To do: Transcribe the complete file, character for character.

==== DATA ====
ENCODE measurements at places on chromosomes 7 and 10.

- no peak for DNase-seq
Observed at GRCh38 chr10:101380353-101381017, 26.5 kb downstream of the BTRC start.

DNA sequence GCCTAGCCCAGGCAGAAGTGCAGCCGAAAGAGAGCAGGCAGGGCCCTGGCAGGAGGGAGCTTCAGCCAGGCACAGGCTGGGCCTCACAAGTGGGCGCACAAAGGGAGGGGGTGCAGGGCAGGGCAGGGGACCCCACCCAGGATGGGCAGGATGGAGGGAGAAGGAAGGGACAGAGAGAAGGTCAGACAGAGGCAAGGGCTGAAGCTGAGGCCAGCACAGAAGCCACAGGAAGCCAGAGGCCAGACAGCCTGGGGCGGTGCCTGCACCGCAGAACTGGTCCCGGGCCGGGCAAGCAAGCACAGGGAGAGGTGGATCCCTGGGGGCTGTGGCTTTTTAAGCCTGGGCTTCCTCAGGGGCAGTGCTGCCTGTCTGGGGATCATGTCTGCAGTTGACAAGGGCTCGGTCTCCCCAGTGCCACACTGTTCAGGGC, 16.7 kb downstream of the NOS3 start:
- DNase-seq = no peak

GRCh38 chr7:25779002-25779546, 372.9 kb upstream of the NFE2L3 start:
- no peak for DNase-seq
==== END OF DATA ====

ENCODE measurements at places on chromosomes 7 and 10.

- no peak for DNase-seq
Observed at GRCh38 chr10:101380353-101381017, 26.5 kb downstream of the BTRC start.

DNA sequence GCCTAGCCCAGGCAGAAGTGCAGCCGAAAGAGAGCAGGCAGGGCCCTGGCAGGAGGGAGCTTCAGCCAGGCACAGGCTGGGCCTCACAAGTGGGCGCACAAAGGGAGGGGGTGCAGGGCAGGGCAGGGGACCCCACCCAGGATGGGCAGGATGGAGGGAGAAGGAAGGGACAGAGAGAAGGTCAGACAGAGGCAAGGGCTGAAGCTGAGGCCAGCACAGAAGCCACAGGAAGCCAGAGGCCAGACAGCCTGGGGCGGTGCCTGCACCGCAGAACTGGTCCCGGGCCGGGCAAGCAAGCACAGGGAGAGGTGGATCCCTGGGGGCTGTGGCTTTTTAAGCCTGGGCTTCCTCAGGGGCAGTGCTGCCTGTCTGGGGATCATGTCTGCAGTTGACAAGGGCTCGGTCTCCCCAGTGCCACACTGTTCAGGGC, 16.7 kb downstream of the NOS3 start:
- DNase-seq = no peak

GRCh38 chr7:25779002-25779546, 372.9 kb upstream of the NFE2L3 start:
- no peak for DNase-seq